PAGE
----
Kuala Lumpur’s Chinatown is constantly evolving. Even in 2018, before the pandemic hit, cafés and speakeasies were already popping up. And while the Movement Control Orders did slow things down, it is clear that nothing can stop the palpable energy in the air.
“We call it a renaissance period right now, because it’s like another Golden Age,” says Scarlet Koon, co-author and editor of the newly released design and architectural travel guide New in the Old: Chinatown Kuala Lumpur. “Younger people are coming back and the older generation are also appreciating anew what is here right now.”
Published by Atelier International, the publishing arm of DRTAN LM Architect, this new book provides fresh insight into the area’s businesses, the restoration process behind some of the buildings and — perhaps the main draw for most Malaysians — a guide to eateries old and new. Koon and her co-authors Aw Siew Bee and Professor Robert Powell wanted the book to be very colourful, reflecting the essence of Chinatown, and so the photography of Lin Ho was instrumental in bringing the project to life.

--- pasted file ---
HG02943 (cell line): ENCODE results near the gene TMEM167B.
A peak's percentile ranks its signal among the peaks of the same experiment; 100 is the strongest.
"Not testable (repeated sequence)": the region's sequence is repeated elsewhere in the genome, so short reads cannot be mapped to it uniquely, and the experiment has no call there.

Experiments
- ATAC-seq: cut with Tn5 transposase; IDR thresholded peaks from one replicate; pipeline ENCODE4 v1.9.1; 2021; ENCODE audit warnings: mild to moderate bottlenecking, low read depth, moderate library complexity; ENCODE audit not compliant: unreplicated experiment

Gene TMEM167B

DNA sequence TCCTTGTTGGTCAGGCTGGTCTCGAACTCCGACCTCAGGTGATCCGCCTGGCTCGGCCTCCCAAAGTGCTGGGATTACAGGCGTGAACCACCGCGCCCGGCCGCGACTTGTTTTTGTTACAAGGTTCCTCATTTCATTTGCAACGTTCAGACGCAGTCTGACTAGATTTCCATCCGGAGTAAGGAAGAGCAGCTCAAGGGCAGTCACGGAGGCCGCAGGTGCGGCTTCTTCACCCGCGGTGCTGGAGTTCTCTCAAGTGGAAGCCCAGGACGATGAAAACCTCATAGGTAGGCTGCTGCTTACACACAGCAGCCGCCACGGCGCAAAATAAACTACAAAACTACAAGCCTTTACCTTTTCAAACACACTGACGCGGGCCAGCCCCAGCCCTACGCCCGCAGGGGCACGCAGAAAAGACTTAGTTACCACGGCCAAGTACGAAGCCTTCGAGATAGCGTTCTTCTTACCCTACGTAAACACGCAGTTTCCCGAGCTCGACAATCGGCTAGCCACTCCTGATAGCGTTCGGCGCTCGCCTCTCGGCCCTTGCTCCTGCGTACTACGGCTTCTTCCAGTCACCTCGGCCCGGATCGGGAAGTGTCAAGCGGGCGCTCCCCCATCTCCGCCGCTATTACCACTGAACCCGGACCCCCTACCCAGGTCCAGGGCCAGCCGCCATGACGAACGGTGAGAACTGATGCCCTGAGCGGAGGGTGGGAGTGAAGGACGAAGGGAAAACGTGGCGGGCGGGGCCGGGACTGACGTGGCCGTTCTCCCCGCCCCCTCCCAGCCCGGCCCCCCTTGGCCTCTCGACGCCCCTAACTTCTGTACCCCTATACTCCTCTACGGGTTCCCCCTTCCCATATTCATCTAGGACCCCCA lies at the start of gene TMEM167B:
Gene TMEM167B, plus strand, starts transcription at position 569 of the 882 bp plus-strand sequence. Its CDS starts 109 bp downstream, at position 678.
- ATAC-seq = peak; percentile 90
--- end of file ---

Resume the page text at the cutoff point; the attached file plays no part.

As its title suggests, the book juxtaposes old photos of famous buildings with images taken more recently as a visual celebration of the changes the place has been through. Even the cover image includes Merdeka 118, which is still under construction and will be the world’s second-tallest building when completed, as well as old shophouses that are still being preserved. As the area is changing quite rapidly, what prompted the publication of this book now?
“This moment in time is very interesting, as it is right before a major change. Who knows what it will look like after Merdeka 118 is completed? So, it’s a good time to document [Chinatown] in this period,” says Koon.
As the authors wanted to centre the book on major historical roads, the tome includes walking maps spanning famed streets such as Jalan Hang Tuah, Jalan Hang Jebat, Jalan Petaling, Jalan Sultan and Jalan Tun H S Lee.
Koon says, “Roads are something that haven’t really changed much. The streets you see right now are probably the same routes people used back then. That is also why I wanted images of today and back then, to show how people lived.
“Can you imagine the old trishaws at the side and the wide roads? I really wanted this to be in the book. We also have floor plans to show how buildings were used in the old times.”